“Jersey Shore” is such a popular TV show in suburban high schools that a few girls mimic the diva attitudes and brassy fashions of its female stars, or use popular phrases from the show, like, “It's T-shirt time!”
However, most teens consider “Jersey Shore” and other reality TV shows just mindless entertainment, says Kate Schneider, a Buffalo Grove High School freshman from Arlington Heights.
“I don't think Snooki has inspired me to do anything,” said the 13-year-old, laughing and referencing one of the show's stars. “I don't take is so seriously.”
But some girls do, according to a newly released report from the Girl Scouts Research Institute, “Real to Me: Girls and Reality TV.”
Even those who don't think they're taking it seriously might still be negatively impacted, according to the new documentary “Miss Representation,” which will be screened Thursday night in Hoffman Estates.
The study of more than 1,100 tween and teenage girls found reality TV — shows like “Teen Mom,” “American Idol,” “The Bachelor,” “Project Runway” and “Jersey Shore” — have mixed effects on girls.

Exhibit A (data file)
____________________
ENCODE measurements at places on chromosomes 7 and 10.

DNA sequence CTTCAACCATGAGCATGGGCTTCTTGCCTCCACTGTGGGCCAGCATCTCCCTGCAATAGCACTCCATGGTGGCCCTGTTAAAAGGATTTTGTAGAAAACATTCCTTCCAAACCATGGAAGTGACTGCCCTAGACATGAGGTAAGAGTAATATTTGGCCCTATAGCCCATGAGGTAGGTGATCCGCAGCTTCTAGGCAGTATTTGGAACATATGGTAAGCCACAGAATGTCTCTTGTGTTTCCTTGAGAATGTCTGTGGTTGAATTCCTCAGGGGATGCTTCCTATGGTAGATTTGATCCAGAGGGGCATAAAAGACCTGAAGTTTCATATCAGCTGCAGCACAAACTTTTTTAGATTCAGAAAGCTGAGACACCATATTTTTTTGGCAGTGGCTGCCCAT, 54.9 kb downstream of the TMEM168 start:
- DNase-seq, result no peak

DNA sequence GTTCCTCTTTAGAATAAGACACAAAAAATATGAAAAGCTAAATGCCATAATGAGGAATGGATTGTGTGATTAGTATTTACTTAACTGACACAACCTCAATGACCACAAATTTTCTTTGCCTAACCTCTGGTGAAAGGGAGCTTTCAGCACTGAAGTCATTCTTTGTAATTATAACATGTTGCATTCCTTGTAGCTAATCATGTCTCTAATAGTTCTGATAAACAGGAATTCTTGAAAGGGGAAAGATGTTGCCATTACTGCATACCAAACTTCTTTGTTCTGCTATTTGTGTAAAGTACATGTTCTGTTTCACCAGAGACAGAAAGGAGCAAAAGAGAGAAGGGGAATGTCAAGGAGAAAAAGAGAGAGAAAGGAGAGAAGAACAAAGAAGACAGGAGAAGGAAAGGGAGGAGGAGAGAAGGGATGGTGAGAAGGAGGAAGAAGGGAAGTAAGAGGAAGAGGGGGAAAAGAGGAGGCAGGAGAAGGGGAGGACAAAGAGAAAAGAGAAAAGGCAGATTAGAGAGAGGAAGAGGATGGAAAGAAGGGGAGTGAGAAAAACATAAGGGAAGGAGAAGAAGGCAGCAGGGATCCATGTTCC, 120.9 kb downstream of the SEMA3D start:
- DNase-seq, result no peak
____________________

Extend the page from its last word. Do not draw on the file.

On one hand, they can be uplifting, educational and motivational, but they also can negatively impact girls' relationships and self-esteem, the study found.
The study concluded that girls who regularly watched reality TV accepted — and expected — a higher level of drama, aggression and bullying in their own lives. It also showed these girls measured their worth primarily by physical appearance. Seventy-five percent of those surveyed believed the shows are “mostly real and unscripted.”